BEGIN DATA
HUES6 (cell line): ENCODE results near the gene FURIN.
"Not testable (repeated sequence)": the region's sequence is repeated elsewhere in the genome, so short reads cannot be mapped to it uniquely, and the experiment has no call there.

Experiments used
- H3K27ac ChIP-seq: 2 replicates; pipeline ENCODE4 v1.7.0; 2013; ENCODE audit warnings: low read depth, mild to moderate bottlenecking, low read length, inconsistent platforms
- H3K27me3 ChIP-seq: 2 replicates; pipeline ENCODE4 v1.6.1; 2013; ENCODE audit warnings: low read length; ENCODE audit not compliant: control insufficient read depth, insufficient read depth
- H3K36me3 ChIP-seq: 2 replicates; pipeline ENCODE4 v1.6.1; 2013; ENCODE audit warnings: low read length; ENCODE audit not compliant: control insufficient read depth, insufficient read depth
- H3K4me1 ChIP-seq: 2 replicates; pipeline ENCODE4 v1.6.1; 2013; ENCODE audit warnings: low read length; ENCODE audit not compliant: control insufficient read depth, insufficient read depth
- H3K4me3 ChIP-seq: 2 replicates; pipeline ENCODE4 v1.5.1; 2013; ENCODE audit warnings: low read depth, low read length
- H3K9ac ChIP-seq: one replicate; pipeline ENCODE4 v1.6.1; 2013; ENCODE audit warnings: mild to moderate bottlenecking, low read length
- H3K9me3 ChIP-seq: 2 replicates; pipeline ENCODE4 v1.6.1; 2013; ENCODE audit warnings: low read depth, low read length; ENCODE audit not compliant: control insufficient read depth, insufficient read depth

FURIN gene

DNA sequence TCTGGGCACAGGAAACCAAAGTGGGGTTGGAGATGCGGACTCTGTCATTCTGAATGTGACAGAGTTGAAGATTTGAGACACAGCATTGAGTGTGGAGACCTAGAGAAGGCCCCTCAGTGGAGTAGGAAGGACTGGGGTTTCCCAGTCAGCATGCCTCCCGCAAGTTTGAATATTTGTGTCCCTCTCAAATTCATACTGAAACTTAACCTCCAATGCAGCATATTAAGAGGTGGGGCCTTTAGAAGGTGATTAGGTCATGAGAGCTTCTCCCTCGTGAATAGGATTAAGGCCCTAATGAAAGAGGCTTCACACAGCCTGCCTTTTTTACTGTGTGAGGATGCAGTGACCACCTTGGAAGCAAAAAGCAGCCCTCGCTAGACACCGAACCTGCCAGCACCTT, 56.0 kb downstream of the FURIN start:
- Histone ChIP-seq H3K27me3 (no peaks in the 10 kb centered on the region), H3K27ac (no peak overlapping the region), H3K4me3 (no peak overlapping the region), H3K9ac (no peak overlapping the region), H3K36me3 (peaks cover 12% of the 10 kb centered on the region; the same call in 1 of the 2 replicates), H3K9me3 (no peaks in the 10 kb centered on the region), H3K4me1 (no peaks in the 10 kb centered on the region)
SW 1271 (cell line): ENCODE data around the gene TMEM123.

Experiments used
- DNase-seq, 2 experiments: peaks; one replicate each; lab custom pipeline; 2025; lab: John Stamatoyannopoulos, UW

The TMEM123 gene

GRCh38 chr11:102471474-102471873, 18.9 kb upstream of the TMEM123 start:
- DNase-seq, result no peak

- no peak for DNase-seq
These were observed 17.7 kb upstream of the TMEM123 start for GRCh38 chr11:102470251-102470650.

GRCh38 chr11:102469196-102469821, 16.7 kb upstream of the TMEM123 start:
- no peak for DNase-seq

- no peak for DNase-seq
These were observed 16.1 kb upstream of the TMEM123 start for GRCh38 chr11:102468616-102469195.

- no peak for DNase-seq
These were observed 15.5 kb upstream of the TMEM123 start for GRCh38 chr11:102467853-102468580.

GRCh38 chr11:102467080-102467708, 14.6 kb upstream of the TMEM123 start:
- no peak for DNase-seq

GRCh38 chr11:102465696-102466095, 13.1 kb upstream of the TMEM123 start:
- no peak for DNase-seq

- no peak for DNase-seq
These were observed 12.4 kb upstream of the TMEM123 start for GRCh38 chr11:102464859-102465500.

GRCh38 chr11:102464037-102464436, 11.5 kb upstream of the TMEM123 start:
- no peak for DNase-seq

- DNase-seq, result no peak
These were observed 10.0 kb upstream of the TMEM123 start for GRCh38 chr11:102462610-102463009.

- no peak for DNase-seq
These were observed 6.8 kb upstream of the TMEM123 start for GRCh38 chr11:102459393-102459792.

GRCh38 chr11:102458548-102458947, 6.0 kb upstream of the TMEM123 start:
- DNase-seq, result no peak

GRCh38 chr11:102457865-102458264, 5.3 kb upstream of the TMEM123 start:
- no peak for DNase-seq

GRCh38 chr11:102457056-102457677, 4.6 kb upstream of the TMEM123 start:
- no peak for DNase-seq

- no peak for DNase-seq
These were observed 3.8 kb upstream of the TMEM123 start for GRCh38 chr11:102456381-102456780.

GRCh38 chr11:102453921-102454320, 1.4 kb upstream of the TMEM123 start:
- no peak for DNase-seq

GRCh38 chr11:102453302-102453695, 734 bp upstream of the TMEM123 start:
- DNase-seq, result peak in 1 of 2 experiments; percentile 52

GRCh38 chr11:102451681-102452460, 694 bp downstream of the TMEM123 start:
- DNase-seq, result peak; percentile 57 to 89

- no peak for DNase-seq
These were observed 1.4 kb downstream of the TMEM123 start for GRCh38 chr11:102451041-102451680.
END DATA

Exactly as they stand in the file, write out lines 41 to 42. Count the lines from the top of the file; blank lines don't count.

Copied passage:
- DNase-seq, result no peak

GRCh38 chr11:102457865-102458264, 5.3 kb upstream of the TMEM123 start: